Human rights are inherent to all people, regardless of their personal, social, economic, etc. conditions. Thus, the Spanish Constitution of 1978 speaks of the existence of “inviolable rights that are inherent” to people (article 10, one of the most important precepts of the Constitution). Human rights are based on the dignity of the individual who, together with the free development of their personality, respect for the law and the rights of others, forms the foundation of the political order and social peace that Spain has endowed according to its constitution.
Among the foundations of this constitutionally established political order are these individual rights, which are inviolable rights and are understood as the minimum that are indispensable for recognizing human dignity. Human rights ensure a scope of autonomy and self-determination equivalent to the recognition of an individual’s own sphere, which should not be intruded upon by bodies foreign to it and must be respected by the powers of the State.
Originally, some philosophers such as John Locke, Jean-Jacques Rousseau or Thomas Paine argued that there are certain rights of the individual that do not depend on their recognition in contracts or legal norms, but are inherent to human nature itself and are therefore universally attributable to all. The further inclusion of these rights of the individual in constitutional texts had an immediate consequence: the transformation of philosophical principles into legal mandates, i.e. the conversion of human rights into fundamental rights.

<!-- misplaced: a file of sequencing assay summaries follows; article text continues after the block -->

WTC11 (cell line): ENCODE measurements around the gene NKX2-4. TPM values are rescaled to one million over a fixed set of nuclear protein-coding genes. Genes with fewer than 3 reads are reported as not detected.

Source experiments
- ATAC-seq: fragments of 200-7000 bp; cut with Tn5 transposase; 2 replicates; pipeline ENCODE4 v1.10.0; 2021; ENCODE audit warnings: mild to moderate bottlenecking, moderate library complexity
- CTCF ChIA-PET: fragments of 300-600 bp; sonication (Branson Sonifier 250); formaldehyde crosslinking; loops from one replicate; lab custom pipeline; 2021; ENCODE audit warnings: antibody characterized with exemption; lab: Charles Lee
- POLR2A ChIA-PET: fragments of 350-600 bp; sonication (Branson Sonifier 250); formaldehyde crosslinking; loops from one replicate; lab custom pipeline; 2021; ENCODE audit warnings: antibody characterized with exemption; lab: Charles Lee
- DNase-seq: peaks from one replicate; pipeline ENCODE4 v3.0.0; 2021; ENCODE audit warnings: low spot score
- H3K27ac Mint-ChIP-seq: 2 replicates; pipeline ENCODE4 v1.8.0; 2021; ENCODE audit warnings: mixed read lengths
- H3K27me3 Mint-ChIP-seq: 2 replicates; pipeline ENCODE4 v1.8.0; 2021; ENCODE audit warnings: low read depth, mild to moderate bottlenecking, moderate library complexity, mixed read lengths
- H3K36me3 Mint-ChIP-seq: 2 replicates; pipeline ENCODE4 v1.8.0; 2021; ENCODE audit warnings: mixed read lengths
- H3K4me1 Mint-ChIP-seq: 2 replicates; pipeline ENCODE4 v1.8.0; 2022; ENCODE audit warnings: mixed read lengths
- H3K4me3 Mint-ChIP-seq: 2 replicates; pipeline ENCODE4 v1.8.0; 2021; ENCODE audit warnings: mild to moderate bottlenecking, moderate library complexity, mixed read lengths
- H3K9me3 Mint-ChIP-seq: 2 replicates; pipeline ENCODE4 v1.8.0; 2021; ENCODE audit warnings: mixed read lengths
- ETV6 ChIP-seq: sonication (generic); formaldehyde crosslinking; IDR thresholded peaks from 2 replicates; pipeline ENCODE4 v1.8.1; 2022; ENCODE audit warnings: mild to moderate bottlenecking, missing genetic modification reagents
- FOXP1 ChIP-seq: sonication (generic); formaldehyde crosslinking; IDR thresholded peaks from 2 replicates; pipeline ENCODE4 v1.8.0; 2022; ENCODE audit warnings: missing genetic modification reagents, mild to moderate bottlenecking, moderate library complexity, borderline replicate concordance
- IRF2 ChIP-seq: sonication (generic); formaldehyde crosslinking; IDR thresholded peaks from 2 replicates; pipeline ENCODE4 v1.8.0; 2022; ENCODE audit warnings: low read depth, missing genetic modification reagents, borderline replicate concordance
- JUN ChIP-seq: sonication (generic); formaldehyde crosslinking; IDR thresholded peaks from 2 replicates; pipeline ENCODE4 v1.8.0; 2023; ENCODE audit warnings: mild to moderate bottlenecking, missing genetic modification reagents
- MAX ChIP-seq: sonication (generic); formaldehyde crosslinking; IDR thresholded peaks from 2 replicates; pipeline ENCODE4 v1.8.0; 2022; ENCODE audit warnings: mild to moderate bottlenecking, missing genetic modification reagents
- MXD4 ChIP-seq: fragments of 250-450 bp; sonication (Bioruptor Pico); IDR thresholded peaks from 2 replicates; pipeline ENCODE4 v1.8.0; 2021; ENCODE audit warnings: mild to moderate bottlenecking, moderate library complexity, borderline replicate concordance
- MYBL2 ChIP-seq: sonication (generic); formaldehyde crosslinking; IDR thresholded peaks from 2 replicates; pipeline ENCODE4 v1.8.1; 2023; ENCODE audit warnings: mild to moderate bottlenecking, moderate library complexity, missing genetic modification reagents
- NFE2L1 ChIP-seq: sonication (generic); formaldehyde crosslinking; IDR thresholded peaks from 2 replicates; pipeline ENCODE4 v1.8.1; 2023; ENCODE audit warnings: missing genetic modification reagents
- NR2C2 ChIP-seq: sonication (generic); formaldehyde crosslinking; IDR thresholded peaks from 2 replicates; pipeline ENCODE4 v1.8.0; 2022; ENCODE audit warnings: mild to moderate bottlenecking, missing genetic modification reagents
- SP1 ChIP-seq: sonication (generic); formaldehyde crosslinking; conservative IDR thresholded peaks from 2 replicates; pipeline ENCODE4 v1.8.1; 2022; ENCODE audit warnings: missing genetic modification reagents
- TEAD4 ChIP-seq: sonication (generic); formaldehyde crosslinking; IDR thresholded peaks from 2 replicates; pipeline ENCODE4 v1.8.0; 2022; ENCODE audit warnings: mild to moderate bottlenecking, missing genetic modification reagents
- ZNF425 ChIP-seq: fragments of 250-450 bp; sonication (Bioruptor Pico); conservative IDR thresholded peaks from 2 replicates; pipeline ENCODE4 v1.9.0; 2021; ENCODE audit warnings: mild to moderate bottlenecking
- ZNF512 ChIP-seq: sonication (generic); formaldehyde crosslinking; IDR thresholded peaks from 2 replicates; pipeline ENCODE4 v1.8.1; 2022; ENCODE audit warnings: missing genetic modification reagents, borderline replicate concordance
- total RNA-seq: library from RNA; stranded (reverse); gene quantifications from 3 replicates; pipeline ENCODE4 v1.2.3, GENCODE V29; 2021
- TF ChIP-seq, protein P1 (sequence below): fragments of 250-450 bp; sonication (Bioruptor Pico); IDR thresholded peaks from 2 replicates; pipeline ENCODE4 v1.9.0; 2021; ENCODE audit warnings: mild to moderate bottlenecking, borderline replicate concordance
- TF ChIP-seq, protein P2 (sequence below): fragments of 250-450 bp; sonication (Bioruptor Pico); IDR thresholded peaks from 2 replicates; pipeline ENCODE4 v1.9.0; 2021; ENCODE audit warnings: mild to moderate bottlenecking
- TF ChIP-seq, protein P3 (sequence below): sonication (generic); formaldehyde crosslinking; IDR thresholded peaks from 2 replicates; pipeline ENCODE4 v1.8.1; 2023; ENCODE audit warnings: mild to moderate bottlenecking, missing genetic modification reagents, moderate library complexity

Fundamental rights form a basic set of rights, to which relations between people or between groups of people and between these and public authorities must always be adapted. There can be no dignified life without basic rights, which we citizens consider inherent to the common condition of human beings.
It should be pointed out that the very notion of fundamental rights is used in a twofold sense: in a broad, less technically precise way it refers to all the rights that are contained in title I of the Constitution; in a stricter and more legally precise sense, this denomination is reserved for certain constitutional rights that the fundamental norm considers the central nucleus of the legal status of the individual and that are included in a certain section of Title I entitled “Fundamental rights and public liberties.”
Human rights or fundamental rights are universal, incompatible with the superiority of an individual, a people, a group or a social class. Their recognition does not depend on factors such as race, sex, religion, opinion, nationality or any other condition, personal or social circumstance. Being inherent to the person, they are irrevocable, non-negotiable (they cannot be “sold”) and non-waivable. They are legally recognized in Title I of the Constitution, but also in international treaties and in the constitutions of other states.